Not every potential homebuyer is interested in purchasing an existing property. In fact, many want to design and build a custom home, which means it’s the real estate agent‘s job to help them find the perfect piece of land.
While it can be more challenging to work with a client looking for lots, you must equip yourself as an agent with the knowledge necessary to best assist your clients in locating a place to build their home.
Simply put, you must think like a builder when looking for land.
Before a house can be built, the future homeowners must find a lot to build on, and that’s when the agent comes into play.
Not many builders carry a large inventory of available lots to hold for custom homes, so more often than not the future homeowner has to secure their own lot before going to a builder. Sometimes, clients have a specific builder in mind, and if that is the case, bring the builder on board to help during the search for land.
It is ideal for both the builder and client to work alongside an agent to find a lot suitable for the project. Utilize the builder’s expertise while inspecting lots and building preliminary budgets to ensure the overall cost meets the client’s expectations.
How to search for a lot
During the search, you must first establish your client’s overall budget for both the lot and completed home, as well as get a basic understanding of their fundamental style and home concept — just as you would if you were helping a client search for an existing home. Having knowledge of the style of home your client wants to build will help narrow down locations, the shape and size of lot to target.
To receive a more realistic approximate cost of building your client’s desired home, consult with the builder during this process.
After establishing the basics of the future home, you should gather more personal information about your client. Ask questions about their daily routine, such as where they work or go to school, what area of town they prefer to live in and how long they want their day-to-day commute to be.
What to do when you find one
When the client finds a lot they are interested in purchasing, you must arm yourself with the information a builder will need to determine if the lot is viable for a new property. A good starting point is to survey, verify deed restrictions and check Home Owners Association (HOA) guidelines.
It is crucial to analyze the lot for desirable and undesirable components, just as you would with the purchase of an existing home. Agents must make sure the home is in a suitable neighborhood and that the shape and size of the lot is conducive for the style and size of the future home.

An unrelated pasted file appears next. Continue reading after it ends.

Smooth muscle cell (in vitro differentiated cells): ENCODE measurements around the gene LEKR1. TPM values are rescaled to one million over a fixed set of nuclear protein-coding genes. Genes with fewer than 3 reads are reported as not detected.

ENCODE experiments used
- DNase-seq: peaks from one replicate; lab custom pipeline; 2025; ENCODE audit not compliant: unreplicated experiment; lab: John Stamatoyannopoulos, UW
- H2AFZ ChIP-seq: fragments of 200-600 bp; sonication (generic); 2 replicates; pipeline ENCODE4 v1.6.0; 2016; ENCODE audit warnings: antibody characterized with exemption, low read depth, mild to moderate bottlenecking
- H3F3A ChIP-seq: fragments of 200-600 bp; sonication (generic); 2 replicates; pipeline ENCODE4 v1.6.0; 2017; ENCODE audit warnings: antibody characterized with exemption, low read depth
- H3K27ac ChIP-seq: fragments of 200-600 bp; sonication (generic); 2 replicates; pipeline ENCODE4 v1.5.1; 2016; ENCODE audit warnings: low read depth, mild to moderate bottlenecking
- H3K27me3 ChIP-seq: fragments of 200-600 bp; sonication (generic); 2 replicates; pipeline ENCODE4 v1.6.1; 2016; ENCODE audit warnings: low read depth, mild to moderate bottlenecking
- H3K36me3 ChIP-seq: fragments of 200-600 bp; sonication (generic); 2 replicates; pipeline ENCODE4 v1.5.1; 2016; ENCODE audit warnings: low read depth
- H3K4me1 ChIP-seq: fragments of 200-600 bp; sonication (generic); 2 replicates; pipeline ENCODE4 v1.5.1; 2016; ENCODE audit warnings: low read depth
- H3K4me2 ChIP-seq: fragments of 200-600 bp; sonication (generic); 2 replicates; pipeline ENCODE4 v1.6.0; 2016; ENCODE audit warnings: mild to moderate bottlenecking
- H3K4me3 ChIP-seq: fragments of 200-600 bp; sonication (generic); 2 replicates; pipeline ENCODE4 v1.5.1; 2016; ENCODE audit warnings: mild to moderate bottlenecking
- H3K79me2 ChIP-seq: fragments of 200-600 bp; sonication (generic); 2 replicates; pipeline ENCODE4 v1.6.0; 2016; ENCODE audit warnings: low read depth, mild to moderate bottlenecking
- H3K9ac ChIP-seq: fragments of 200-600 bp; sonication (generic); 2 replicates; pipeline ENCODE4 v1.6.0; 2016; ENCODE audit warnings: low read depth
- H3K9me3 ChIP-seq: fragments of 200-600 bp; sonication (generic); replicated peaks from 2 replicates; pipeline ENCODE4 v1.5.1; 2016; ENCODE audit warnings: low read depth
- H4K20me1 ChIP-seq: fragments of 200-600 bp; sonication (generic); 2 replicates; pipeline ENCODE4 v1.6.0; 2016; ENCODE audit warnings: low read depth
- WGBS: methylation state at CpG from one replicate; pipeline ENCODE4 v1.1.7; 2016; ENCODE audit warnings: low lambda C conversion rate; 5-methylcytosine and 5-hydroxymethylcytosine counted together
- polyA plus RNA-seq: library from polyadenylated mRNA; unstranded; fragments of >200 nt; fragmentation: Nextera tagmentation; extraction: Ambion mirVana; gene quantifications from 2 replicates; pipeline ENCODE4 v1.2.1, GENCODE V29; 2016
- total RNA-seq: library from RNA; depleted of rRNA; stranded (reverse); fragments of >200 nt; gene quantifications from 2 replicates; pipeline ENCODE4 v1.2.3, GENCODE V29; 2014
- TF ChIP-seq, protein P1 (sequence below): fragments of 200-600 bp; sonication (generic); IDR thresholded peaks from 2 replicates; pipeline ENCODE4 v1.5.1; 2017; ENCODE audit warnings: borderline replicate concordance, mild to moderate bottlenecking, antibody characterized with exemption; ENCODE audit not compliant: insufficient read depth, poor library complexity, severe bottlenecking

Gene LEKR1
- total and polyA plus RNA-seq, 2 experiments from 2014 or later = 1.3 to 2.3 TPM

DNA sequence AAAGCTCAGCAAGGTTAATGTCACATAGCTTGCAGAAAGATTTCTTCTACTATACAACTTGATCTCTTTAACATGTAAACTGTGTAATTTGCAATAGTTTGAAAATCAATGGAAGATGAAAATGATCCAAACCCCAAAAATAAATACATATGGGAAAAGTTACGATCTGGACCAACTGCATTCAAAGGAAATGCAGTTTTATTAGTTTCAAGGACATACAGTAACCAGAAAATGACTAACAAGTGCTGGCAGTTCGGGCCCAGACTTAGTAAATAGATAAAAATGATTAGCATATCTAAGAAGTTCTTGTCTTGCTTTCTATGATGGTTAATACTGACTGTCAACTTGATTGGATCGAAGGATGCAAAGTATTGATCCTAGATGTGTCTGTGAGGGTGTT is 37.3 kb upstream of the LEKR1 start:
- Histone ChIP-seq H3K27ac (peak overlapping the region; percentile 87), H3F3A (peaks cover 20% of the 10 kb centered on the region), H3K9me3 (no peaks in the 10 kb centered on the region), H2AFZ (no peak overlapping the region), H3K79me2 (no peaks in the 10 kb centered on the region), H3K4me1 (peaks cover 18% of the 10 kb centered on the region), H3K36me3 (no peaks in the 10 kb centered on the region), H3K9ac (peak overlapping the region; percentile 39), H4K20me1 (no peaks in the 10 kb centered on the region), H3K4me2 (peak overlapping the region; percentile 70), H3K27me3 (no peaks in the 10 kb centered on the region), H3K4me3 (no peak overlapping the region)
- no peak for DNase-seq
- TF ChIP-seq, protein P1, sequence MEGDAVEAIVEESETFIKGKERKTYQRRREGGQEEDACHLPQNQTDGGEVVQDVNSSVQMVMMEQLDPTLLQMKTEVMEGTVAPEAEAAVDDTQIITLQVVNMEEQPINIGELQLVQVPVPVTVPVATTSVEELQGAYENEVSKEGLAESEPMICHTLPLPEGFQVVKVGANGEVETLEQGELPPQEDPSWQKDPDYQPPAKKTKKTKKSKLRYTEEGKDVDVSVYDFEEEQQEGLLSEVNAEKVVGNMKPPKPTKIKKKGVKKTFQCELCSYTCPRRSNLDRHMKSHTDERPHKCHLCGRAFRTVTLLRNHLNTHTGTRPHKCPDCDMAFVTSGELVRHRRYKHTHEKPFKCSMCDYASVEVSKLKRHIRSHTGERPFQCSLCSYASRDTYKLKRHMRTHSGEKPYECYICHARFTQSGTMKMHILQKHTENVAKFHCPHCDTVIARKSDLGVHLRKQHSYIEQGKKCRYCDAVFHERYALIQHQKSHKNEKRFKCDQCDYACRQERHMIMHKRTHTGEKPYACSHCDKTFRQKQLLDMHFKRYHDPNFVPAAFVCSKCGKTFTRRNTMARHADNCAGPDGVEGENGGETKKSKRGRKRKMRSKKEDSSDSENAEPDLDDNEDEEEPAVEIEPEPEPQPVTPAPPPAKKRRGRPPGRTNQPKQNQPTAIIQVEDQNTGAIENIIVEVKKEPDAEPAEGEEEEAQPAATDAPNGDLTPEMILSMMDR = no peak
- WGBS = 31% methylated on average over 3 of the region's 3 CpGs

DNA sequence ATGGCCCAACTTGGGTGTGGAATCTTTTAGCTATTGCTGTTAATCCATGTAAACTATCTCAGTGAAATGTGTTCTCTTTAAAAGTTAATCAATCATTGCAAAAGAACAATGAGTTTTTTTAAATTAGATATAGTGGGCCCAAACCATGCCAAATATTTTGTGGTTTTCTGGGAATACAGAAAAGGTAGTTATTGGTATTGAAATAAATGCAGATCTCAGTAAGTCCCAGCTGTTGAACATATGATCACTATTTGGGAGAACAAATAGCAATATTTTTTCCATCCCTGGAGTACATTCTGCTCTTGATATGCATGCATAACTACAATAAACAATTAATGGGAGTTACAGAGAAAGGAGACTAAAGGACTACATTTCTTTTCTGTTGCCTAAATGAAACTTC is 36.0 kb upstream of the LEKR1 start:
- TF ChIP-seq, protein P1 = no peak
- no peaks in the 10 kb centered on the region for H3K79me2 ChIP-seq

Architectural limitations, such as height limitations, are also elements to consider, particularly if your client is interested in a specific style of home.
Things to remember
One of the best pieces of advice from a builder to an agent is to remember that looking for a lot to build on, whether it is an empty lot or an infill, is more difficult than looking for an existing home. Typically, lot inventory is very limited, and properties are often unlisted on the open market, only known by word-of-mouth through agents and builders working in a specific area.
In addition, many available vacant lots are from the result of another building being torn down. The fear of the unknown becomes a common issue, as you may not know if the demolition was done properly, which can negatively affect the new construction. If you come across a previously demolished property, ask questions like:
- “Was there a pool, and was it correctly removed?”
- “Did the demolition team remove all of the piers below the old foundation?”
- “Did they cover up excessive debris?”
- “Did they properly compact the site after the demolition to avoid sink holes?”
Clients that want to build a custom home have their eyes on the end result, so it’s up to the agent to steer them towards a lot that will be the perfect start to their dream home.
John Leggett is the Founder and CEO of On Point Custom Homes, a luxury custom homebuilder focused on designing and building modern homes in Houston’s inner landscape.
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